The moratorium would not seem to apply for any other defaults brought about as a consequence of coronavirus (for instance if a tenant has sought to ‘pivot’ their business in a manner not allowed by the terms of lease).
It may be that the legislation that will make the code mandatory will itself impose a broader moratorium on evictions.
We see a risk that tenants may use LP14 as leverage in negotiations for a greater rent reduction than the Code may otherwise contemplate. A threat to cease trading altogether poses risks to a landlord being both a loss of trade to adjoining tenancies as well as a further decline in the tenant’s revenue (resulting in an increased rent reduction requirement on the part of the landlord).
Leasing Principle 2 notes that “[m]aterial failure to abide by substantive terms of their lease will forfeit any protections provided to the tenant under this Code.”
Further to the limited moratorium noted in respect of LP1 above, any material breach by the tenant will immediately forfeit any rights the tenant might have under the Code. It remains to be seen what would be considered a ‘material’ breach but we note that LP2 does not contemplate providing a tenant with an opportunity to remedy its breach before removing the protections of the Code.
We would anticipate landlords requiring any variation agreed between the parties in reliance on the Code to contemplate an unwinding of the agreement if the tenant were to breach the lease in some material fashion.
Leasing Principles 3, 4 and 5 set out the proportionate reduction principles, requiring a landlord to offer tenants reductions in rent in the form of “waivers and deferrals” of rent proportionate to the reduction in the tenant’s trade during the pandemic period and during the “subsequent reasonable recovery period”.
Rental waivers must account for at least 50% of the reduction, with the balance of the reduction to amount to a deferred payment obligation only. LP4 notes that the waiver should reflect a greater proportion where “failure to do so would compromise the tenant’s capacity to fulfil their obligations under the lease” – that principle would seem to allow tenants scope to negotiate for waiver significantly in excess of 50%.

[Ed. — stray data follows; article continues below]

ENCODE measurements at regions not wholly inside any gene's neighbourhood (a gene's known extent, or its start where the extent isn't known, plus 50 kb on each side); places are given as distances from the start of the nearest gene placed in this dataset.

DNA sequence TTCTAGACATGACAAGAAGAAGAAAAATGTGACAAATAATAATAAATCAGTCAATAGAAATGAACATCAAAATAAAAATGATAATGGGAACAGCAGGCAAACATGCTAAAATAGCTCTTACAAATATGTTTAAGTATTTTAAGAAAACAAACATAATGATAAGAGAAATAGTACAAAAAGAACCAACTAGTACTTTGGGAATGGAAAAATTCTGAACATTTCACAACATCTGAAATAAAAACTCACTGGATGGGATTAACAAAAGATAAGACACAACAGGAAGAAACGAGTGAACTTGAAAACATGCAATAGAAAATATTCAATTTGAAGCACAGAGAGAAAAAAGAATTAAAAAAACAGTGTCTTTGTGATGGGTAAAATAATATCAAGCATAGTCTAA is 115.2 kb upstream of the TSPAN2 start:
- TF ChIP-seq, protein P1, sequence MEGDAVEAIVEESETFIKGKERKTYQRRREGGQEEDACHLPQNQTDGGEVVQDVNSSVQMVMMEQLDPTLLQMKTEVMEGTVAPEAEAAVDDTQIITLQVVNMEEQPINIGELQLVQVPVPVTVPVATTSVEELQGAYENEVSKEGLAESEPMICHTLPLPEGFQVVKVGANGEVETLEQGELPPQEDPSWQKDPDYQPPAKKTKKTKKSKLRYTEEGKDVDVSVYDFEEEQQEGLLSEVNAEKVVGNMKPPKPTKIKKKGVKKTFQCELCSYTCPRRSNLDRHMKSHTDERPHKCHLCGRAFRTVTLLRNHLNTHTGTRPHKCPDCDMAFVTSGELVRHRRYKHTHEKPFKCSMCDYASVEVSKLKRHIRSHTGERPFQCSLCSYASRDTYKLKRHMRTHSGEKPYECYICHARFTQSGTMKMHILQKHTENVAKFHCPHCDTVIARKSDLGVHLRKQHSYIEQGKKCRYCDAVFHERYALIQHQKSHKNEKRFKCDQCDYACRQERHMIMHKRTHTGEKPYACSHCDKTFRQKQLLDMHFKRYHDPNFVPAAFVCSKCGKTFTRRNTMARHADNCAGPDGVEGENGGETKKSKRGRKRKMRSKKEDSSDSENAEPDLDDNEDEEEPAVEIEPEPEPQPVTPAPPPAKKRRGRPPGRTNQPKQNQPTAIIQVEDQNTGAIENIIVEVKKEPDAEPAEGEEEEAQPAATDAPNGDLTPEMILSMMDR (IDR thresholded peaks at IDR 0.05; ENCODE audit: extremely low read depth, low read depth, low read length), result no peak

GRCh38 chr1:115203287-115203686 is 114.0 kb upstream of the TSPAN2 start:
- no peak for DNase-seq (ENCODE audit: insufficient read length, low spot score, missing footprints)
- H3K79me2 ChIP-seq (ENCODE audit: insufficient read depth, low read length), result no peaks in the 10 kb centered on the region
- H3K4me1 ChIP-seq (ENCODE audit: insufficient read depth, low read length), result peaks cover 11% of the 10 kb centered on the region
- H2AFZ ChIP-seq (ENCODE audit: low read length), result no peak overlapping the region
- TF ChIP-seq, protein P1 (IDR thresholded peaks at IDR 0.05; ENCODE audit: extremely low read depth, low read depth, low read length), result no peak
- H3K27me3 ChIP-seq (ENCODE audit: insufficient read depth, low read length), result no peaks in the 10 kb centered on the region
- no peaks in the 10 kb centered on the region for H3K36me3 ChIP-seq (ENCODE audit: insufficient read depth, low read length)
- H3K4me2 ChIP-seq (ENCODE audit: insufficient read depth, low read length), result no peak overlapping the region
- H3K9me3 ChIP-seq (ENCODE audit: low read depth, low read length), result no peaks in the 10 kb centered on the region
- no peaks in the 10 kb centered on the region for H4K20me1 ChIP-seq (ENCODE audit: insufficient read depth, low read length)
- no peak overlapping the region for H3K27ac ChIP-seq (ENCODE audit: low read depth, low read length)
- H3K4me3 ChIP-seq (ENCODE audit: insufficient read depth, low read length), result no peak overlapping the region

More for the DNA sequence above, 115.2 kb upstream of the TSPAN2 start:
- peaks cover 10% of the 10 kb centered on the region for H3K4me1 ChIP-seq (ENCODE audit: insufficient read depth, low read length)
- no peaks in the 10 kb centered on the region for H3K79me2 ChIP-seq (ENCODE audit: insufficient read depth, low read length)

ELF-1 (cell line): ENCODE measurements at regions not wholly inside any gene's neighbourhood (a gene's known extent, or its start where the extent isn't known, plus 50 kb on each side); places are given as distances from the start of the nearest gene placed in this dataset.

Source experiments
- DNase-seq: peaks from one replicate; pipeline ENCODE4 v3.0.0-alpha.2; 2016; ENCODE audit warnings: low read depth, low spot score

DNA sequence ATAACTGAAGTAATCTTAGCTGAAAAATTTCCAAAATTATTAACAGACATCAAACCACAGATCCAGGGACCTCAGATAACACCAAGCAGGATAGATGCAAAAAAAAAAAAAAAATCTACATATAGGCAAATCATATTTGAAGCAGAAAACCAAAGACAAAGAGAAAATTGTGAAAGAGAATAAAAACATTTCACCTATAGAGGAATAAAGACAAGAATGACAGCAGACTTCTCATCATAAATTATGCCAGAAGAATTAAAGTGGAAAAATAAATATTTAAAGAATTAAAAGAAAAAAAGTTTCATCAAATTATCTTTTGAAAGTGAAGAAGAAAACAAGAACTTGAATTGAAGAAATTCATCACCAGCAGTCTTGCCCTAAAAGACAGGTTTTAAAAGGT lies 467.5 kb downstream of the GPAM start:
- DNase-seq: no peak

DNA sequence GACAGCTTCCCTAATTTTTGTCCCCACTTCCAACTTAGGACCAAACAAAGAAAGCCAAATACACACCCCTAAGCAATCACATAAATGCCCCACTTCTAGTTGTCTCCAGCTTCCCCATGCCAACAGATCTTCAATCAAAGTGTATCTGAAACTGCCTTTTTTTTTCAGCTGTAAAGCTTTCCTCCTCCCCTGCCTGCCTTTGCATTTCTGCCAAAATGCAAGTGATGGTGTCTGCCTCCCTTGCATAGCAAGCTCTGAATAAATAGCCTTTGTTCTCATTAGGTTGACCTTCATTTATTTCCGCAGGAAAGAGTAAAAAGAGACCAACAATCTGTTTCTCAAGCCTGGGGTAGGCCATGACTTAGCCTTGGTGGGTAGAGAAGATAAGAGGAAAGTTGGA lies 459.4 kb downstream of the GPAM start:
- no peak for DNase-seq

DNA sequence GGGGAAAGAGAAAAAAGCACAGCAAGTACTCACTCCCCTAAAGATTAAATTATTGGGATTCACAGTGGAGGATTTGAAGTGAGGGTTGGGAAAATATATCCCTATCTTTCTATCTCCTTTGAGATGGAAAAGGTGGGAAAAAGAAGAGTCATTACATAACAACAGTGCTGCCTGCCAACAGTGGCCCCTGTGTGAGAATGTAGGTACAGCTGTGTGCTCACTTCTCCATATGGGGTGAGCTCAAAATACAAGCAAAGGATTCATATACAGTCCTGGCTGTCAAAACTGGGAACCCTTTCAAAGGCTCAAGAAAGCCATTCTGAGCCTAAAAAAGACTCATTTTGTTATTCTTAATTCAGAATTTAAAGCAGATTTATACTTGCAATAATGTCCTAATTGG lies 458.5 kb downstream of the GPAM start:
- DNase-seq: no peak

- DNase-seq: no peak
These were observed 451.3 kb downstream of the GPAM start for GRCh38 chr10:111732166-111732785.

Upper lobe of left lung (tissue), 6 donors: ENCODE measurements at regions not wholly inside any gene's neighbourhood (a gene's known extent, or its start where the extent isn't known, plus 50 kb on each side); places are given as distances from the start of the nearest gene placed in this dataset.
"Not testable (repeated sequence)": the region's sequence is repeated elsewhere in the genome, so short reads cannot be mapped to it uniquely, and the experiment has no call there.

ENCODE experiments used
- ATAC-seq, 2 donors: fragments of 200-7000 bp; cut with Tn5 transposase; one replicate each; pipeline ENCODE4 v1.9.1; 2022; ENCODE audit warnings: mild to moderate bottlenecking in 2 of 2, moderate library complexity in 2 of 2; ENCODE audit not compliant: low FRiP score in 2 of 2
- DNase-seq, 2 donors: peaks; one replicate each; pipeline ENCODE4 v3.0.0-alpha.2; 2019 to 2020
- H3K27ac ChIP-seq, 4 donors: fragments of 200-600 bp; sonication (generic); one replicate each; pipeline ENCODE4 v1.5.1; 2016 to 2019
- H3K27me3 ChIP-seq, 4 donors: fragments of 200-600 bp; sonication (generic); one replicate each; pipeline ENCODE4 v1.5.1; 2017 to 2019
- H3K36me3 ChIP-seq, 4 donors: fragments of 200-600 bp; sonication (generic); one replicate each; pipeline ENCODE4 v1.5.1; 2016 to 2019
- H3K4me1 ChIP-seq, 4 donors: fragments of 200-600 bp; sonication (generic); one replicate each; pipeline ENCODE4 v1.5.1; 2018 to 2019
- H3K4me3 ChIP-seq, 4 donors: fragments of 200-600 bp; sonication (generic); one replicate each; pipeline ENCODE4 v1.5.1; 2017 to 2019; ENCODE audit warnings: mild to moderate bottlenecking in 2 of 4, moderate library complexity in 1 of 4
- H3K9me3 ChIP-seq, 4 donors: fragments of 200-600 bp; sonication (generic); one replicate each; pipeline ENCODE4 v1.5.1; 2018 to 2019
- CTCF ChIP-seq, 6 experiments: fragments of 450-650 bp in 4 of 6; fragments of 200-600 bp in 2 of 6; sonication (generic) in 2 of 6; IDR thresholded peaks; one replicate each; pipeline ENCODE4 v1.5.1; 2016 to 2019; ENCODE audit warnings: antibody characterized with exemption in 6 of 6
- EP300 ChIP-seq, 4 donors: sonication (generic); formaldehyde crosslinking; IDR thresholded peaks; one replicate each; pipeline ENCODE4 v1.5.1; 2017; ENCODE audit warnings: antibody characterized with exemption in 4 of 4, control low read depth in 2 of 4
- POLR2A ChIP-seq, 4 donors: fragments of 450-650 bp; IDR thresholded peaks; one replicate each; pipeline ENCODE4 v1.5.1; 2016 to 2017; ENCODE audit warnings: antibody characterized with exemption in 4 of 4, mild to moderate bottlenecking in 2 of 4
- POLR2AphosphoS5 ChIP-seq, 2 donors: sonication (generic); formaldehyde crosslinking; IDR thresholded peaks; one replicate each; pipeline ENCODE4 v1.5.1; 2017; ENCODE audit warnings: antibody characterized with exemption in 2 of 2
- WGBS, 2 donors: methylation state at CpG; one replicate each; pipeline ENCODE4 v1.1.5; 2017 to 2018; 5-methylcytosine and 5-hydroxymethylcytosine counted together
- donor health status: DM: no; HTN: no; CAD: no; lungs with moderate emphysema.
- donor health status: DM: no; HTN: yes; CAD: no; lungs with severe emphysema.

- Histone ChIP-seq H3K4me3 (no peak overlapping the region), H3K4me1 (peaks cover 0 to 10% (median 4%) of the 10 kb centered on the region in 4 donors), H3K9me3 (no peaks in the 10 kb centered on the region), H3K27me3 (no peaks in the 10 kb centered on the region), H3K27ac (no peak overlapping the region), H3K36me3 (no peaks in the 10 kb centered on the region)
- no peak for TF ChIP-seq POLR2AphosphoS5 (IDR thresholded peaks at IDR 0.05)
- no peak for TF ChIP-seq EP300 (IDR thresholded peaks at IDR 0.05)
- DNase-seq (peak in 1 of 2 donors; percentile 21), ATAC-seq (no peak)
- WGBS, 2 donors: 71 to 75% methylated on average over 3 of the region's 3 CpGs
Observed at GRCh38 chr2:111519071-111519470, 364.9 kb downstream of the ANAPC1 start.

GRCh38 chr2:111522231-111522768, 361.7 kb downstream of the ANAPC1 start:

Repayment of the deferral element of reduction must be over the greater of a period of 24 months (not 12 months as stated by the Prime Minister) and the balance of the term of the lease unless the parties agree otherwise. Leasing Principle 9 notes that any repayment requirement should only commence after the end of the lease or the end of the pandemic period, allowing a reasonable subsequent recovery period while Leasing Principle 10 notes that no fees, charges or interest should be charged in respect of any waived or deferred rent.
The Code includes at Appendix 1 an example of how LP3, LP4 and LP5 are intended to operate in practice.
Leasing principle 6 requires any reduction in statutory charges (relevantly land tax and council rates) to be passed on proportionally to the tenant. Our view is that in a gross lease those benefits are to be passed on in addition to benefits otherwise contemplated by the preceding principles.
Leasing Principle 7 requires any benefit obtained by a landlord due to deferral of loan payments to be passed on proportionally to the tenant. We note that landlords might reasonably be reluctant to pass on details of their lending arrangements, however in circumstances in which a bank is simply capitalising interest on loan payments missed (and at the moment that is the extent of the relief being offered by the Australian Banking Association) there would be a good argument that the landlord does not obtain any real or material benefit that must be passed on pursuant to this principle.
Leasing Principle 8 notes that a landlord should “where appropriate” seek to waive any other expense or outgoing payable by a tenant. The principle notes that landlords may reduce services in those circumstances. In our view this principle is likely only to apply in circumstances where building administration, management and similar costs are passed on to tenants – the principle would contemplate a landlord reducing the services provided to the building (for instance reducing the level of cleaning or security presence) and passing the cost savings on to a tenant.
We do not consider this principle to require a landlord to forego recovery of other fixed outgoings such as building insurance. We note the preceding principles contemplate only reduction in rent and not reduction in outgoings where those are charged separately. <